Thanks for all you do! God bless You!

     A devoted reader of TIA,


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TIA responds:

Dear Mrs. L.S.,

Thank you for your enthusiastic support.

Our Lady sits in lotus position

Card. George presided at Mass of the new shrine where Our Lady sits in lotus position over the altar
No, we did not know about the mentioned shrine in St. Stanislaus Kostka Church in Chicago.

We were able to find this picture at right. A CNS article explains that the Virgin Mary is 'exhaling' in a supposedly 'relaxing position' to help people pray. This relaxing position is what in Hindu-Yoga language is called a "lotus position." There is, unquestionably a Hindu tone in the ensemble, as you say.

We had not heard about the nuns in Rome you mentioned above.

Indeed, we are living in devastating times.


TIA correspondence desk

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Resistance and Sede-Vacantism
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Dear Sir,

My name is Nicolás Despósito. I am a Roman Catholic priest who adheres to the Thesis of Cassiciacum (wrongly known as sede-privationist).

My questions are:

Have you ever considered the Sedevacantist position? If yes, why haven't you accepted it?

Have you read the writings of Bp. Guerard des Lauriers? If yes, what do you think about them?

Thank you for your time.

     God bless you.

     Fr. Despósito

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TIA responds:

Rev. Fr. Nicolás Despósito,

Our position regarding sede-vacantism is affirmed in the booklet Sede-Vacantism versus Resistance, which can be purchased here on our website.

We have also addressed the topic in another response to a reader.

So far, we have not read any work by bishop Guerard des Lauriers.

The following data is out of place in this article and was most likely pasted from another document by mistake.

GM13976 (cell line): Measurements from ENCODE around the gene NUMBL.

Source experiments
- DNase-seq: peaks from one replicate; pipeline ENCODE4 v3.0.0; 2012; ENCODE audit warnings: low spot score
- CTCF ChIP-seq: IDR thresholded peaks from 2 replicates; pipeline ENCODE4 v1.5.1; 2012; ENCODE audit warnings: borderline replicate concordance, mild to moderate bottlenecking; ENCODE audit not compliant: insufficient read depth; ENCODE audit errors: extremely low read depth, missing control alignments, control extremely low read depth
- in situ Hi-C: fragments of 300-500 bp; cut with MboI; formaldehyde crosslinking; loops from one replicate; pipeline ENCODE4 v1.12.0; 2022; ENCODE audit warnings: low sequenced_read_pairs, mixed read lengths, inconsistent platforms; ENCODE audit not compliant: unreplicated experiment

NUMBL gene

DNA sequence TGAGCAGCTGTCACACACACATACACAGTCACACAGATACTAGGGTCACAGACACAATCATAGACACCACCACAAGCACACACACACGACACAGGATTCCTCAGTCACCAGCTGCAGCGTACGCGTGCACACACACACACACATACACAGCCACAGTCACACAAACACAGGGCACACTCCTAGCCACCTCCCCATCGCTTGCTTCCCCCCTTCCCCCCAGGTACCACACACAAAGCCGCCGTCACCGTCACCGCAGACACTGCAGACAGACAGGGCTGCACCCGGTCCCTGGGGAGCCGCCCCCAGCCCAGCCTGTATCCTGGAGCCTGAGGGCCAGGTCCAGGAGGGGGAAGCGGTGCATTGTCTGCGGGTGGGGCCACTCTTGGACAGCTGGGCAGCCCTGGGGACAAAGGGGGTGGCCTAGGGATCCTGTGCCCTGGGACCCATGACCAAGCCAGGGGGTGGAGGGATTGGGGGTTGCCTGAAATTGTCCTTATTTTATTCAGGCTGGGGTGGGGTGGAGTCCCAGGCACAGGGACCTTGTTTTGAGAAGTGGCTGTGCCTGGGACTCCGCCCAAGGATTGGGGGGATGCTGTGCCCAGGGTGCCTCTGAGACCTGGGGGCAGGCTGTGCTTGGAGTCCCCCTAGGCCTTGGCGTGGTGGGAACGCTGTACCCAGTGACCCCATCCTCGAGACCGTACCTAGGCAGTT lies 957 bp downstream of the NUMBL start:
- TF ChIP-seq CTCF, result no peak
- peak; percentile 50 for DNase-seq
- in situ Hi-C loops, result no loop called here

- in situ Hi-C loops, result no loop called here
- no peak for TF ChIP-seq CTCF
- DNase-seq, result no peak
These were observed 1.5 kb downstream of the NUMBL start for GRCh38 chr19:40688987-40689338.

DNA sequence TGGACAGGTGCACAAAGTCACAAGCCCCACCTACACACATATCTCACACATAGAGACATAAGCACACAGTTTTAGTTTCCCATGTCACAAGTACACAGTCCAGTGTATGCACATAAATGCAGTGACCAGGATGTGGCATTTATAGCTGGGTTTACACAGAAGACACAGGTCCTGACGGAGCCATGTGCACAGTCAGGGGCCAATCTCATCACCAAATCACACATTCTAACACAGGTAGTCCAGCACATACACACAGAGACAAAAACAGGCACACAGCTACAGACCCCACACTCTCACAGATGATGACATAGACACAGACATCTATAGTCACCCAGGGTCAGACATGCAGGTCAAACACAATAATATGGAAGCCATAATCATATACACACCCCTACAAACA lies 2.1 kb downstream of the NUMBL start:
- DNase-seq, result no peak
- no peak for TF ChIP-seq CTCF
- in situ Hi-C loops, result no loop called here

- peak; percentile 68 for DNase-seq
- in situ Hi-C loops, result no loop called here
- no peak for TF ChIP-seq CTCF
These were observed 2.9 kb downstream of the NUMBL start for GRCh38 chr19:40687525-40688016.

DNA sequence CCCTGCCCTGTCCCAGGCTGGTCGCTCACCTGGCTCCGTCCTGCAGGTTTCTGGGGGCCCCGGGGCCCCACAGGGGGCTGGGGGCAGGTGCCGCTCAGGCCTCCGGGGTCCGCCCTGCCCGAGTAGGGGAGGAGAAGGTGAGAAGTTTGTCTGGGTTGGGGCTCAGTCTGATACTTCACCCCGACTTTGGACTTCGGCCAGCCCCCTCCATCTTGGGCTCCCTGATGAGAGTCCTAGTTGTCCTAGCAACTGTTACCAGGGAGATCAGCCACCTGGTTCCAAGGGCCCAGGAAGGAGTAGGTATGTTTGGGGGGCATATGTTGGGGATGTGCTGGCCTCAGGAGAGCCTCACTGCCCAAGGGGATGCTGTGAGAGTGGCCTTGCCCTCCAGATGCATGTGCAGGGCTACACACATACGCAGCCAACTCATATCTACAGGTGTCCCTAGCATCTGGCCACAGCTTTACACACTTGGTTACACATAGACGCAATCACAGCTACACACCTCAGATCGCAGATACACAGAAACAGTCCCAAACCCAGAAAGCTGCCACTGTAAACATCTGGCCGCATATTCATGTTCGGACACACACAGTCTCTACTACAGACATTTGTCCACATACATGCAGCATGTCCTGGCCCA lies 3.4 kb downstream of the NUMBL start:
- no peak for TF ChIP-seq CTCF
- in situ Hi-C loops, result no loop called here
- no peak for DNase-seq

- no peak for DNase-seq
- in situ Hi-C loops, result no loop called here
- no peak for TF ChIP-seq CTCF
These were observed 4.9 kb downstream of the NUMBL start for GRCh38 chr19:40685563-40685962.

TIA correspondence desk

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Don't Kiss the Hands of Ladies
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Dear TIA,

Regarding the article on Kissing the Hands of Ladies, if you are interested about what St. Alphonsus said, I can send you in English and Latin a short passage from his work on Moral Theology, in which he condemns kissing as an occasion of impurity.

This custom of kissing the hand was a worldly one, and it should in no manner be advocated among men and women, courting or who are susceptible of an amorous relationship.

     That's good Catholic morality.

     Br. Alexis Bugnolo

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TIA responds:

Dear Br. Bugnolo,

Yes, we would like to see the "short passage" of St. Alphonsus of Ligouri. We are a little skeptical of your interpretation.

We would like to confirm the following points: Does St. Alphonsus really condemn a son who kisses his mother's hand after she gives him a blessing? Does he condemn a male Catholic who kisses the hand of a statue of Our Lady or a female Catholic who kisses the hand of a statue of Our Lord as a manifestation of impurity? Does he condemn a subordinate who pays homage to his suzerain, kissing his or her hand as a symbol of submission - for example, a subordinate of Queen Elizabeth who kisses her hand out of respect? If he does so, he would be condemning, on the one hand, a very old manifestation of filial affection and devotion and, on the other, a solid and long-established tradition of Feudalism and Chivalry.

If any kiss among men and women would be an invitation to impurity, as you simplistically affirm, women who would kiss the hands of a Bishop would also be looking for "an amorous relationship." This opinion, however, seems absurd, because the reason for kissing a Bishop's hand is to acknowledge him as a superior. The origin of such customs was the feudal homage referred to above.

Following your line of thought, it appears that the kissing of the feet of Our Lord by Mary Magdalene, after she washed them with perfume (Luke 7:38, 45), would also be a manifestation of impurity...

Perhaps you are going a little too far in your interpretation of Catholic Morals.

Notwithstanding, we ask your prayers,


     TIA correspondent desk

Blason de Charlemagne
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Posted June 18, 2008

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The opinions expressed in this section - What People Are Commenting -
do not necessarily express those of TIA